As protesters continue to clash with police on the streets of Iran, the backlash over the country's controversial election has taken to the web.
Supporters of reformist candidate Mir Hossein Mousavi have taken to the streets in huge numbers to protest against the re-election of president Mahmoud Ahmadinejad amid widespread allegations of fraud and tampering with election results.
While protesters take to the streets, both sides of the election are believed to be taking the fight to the web with hack attacks.
A number of people have used micro-blogging service Twitter and other blogs to direct users to a number of sites and tools which are being used to cause distributed denial-of-service attacks against government web sites.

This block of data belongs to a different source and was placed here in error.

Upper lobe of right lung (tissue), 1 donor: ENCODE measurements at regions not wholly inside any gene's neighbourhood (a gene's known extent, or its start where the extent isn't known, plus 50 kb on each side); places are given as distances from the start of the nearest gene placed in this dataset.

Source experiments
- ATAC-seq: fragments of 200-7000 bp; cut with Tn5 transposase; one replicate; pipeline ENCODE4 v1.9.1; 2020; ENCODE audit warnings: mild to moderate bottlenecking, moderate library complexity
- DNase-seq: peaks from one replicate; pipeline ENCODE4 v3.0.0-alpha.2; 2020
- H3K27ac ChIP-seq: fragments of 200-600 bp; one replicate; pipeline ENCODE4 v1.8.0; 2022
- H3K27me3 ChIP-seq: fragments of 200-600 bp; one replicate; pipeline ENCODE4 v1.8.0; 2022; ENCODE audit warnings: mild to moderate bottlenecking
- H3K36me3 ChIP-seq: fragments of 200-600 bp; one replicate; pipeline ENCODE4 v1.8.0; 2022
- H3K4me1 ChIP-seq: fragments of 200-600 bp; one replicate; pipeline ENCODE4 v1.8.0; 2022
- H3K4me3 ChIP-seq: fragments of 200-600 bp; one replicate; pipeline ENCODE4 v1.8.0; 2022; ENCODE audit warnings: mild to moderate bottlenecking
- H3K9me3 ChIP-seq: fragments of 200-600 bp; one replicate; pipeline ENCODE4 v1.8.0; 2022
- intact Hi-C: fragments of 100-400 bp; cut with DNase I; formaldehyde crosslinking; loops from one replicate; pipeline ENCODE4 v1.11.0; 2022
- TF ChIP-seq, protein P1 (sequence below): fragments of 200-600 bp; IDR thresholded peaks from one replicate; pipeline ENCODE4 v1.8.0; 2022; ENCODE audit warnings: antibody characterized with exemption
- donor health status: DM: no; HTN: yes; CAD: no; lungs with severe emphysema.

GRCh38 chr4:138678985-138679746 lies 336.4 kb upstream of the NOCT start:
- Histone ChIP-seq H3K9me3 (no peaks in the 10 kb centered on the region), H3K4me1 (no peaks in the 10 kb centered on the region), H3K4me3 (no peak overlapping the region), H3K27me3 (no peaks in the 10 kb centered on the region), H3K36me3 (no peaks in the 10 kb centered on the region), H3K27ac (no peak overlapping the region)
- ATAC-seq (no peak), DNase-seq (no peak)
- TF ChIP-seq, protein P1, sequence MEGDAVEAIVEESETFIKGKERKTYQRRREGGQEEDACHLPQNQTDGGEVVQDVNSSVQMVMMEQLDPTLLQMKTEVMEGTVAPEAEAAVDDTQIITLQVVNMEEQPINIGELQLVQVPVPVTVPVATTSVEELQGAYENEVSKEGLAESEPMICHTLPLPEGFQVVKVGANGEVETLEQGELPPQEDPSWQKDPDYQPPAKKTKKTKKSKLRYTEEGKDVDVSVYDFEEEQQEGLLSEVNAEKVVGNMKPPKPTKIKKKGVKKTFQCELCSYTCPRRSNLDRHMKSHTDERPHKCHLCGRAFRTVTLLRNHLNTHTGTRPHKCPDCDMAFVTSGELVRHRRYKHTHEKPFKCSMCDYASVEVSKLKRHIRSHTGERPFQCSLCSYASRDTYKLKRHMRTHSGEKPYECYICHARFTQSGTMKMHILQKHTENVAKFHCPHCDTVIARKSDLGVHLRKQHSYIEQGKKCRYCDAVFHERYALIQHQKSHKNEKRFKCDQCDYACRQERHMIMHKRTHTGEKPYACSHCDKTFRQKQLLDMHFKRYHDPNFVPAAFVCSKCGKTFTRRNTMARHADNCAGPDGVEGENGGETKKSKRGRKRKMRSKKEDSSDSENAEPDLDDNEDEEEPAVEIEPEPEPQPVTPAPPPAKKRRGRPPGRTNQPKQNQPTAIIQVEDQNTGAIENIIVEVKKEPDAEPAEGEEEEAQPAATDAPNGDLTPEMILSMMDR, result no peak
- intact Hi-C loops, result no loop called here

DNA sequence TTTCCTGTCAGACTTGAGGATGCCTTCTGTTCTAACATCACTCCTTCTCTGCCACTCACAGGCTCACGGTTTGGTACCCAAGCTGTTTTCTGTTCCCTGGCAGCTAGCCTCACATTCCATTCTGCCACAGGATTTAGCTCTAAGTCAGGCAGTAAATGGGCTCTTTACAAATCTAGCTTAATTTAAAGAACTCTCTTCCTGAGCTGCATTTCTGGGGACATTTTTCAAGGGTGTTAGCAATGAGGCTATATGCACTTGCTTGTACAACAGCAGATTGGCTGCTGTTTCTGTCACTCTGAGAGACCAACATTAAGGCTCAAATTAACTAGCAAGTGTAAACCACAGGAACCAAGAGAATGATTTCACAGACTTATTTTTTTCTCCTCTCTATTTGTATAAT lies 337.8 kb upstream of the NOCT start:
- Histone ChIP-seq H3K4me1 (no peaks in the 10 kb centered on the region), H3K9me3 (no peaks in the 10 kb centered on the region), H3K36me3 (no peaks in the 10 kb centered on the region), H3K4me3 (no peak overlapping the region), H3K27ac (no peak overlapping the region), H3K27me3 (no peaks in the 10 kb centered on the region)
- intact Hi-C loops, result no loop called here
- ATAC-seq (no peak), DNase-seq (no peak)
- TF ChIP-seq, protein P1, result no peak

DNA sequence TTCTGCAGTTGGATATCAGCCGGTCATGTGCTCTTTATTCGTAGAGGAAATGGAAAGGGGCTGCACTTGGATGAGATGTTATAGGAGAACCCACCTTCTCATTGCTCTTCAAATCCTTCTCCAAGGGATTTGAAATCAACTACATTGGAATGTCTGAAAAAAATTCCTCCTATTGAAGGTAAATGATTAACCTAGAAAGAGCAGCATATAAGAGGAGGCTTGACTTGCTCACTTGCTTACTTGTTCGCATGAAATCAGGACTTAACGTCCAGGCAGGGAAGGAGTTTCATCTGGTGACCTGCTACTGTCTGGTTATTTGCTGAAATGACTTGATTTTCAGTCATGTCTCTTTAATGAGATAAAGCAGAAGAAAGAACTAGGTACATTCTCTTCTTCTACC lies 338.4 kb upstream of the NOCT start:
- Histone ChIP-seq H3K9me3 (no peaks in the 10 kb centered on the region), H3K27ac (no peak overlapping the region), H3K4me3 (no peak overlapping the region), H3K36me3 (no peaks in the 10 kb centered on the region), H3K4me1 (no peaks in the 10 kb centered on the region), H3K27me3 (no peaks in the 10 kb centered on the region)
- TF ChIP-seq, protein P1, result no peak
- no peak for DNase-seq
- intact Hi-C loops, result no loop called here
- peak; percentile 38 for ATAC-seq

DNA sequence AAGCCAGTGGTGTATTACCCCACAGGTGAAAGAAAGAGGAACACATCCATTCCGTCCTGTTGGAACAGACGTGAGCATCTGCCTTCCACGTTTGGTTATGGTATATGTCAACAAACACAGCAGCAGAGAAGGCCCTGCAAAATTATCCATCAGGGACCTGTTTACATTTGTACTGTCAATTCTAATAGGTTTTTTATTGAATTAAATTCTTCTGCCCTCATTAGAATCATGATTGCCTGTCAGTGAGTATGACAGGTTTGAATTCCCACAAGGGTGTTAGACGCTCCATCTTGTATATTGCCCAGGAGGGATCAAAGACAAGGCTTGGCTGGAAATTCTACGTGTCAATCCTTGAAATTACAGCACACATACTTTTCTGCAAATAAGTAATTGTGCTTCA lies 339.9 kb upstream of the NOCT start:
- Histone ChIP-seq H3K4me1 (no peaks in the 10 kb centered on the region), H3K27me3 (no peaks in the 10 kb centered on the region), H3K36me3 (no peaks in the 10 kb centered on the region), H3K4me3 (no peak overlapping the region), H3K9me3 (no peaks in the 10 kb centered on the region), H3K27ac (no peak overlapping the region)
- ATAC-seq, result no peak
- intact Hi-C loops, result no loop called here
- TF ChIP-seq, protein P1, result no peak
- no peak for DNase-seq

The Iranian government and its supporters are also said to be taking to the web. A number of sites reporting news of the protests, including that of The Atlantic magazine writer Andrew Sullivan, are said to be the target of denial-of-service attacks themselves.
The use of web attacks to coincide with physical conflicts has become more common in recent years. Hackers in Russia and Eastern Europe have been particularly active on the web in such conflicts as those in Georgia and Estonia.
The attacks primarily target government infrastructure sites and news sites as a way to cut off an opponent's ability to communicate over the web.
In 2007, government officials in Burma opted to cut all internet access in the country in an effort to prevent the posting of videos and photos of violent clashes amid a series of pro-democracy protests.
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